• Purchasing Managers Index Rises as Business Expands. Businesses in the U.S. expanded in January at the fastest pace since July 1988, indicating the world’s largest economy has momentum at the start of the year. The Institute for Supply Management-Chicago Inc. said today its business barometer rose this month to 68.8 from 66.8 in December. “This fortifies the stability of the recovery,” said Maxwell Clarke, chief U.S. economist at IDEAglobal in New York. “You definitely see traction from manufacturing going forward.” The Chicago group’s production gauge rose to 73.7 from December’s reading of 72.2. The gauge of new orders increased to 75.7, the highest since December 1983, from 71.3. The employment measure rose to 64.1, the strongest since May 1984, from 58.4 the prior month.
  • Fed's Lockhart Says Unemployment 'Nowhere Near Acceptable,' Sees Recovery. Federal Reserve Bank of Atlanta President Dennis Lockhart said policy makers should continue with record monetary stimulus and try to bring down unemployment that’s persisting at an unacceptably high level. “There are definitely hopeful signs of sustained recovery in 2011,” Lockhart said today in the text of a speech in Miami. “That said, I believe it is a bit early to declare victory, and, to be sure, employment is nowhere near acceptable levels.” The Fed last week reaffirmed its plan to buy $600 billion in Treasuries through June, pressing on with stimulus aimed at reducing the 9.4 percent unemployment rate and keeping inflation from slowing.
  • ECB Must Monitor Prices More Closely, Wellink Tells Dow Jones. European Central Bank Governing Council member Nout Wellink said the bank should watch price developments more closely than before, Dow Jones reported, citing an interview. “Rising global commodity prices are putting pressure on inflation, that’s quite clear,” Wellink, who also heads the Dutch central bank, was quoted as saying on Sunday in Kyoto, Japan. “It’s a reason to monitor even more closely than before the inflation developments in Europe,” Wellink said, according to the report.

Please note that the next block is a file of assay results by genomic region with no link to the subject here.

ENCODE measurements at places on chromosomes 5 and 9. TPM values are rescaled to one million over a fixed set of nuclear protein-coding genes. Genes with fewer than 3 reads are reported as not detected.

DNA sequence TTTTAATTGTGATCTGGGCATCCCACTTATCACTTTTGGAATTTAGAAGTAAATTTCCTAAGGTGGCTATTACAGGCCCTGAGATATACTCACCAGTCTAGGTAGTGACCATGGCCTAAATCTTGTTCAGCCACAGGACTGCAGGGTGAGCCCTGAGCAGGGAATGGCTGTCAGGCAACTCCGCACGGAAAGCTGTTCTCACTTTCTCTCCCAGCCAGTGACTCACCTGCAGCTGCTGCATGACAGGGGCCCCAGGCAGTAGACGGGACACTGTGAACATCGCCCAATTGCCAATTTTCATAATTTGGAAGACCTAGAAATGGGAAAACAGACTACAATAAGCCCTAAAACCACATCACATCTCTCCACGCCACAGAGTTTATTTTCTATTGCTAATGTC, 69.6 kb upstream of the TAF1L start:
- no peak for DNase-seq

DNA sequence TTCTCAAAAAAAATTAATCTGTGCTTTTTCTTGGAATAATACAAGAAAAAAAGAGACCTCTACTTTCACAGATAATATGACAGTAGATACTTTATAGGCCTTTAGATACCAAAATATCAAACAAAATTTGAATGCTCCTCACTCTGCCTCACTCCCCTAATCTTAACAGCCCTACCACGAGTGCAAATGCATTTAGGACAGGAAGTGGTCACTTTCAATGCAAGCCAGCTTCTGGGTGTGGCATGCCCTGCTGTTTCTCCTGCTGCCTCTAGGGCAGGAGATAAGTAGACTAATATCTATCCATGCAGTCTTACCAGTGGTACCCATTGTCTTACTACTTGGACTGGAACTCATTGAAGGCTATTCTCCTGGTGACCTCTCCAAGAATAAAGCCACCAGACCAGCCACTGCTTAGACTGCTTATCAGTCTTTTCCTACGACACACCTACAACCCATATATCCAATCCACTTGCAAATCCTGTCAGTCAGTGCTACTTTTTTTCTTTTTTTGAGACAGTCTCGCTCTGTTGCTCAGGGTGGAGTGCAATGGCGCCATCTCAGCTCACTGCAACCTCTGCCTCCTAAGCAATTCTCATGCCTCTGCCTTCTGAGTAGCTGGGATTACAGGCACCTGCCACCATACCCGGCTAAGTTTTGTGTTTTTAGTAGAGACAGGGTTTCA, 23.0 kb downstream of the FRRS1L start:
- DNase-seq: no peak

• Barai Capital Winds Down Funds After FBI Raid, Investor Says. Barai Capital Management LP, the New York-based hedge fund run by Samir Barai, is liquidating its funds after being raided by the Federal Bureau of Investigation as part of the government’s insider-trading probe, according to a memo from the firm that seeded the manager. “BCM has informed us that they are cooperating fully with the government’s investigation. The firm also has informed its investors that it commenced an orderly wind down of the BCM funds," Protege Partners LP co-founders Jeff Tarrant and Ted Seides said in an e-mail sent today to investors, a copy of which was obtained by Bloomberg.
  • The Baltic Dry Index, a measure of commodity-shipping costs, fell to the lowest in almost two years as new vessels joined the fleet. The index fell 30 Points, or 2.6%, to 1,107 points, the lowest since February, 2009. Rates dropped 38% this month, and 17% last week alone.
  • Record Cotton Prices May Curb China Textile Growth, Planer Says. Record gains in prices of cotton and rising labor rates may limit the expansion of China’s textile industry and reduce export competitiveness, according to the National Development & Reform Commission. In 2010, prices surged to 30,000 yuan ($4,551) per metric ton from 14,000 yuan at the beginning of the year, while labor costs gained as much as 20 percent, the top economic planner said in a report on its website yesterday. “Raw material and labor shortages are the industry’s bottleneck,” the report said. A slower rate of recovery of the global economy and world consumer demand, as well as a stronger yuan, will reduce the competitiveness of China’s textile products, the report said.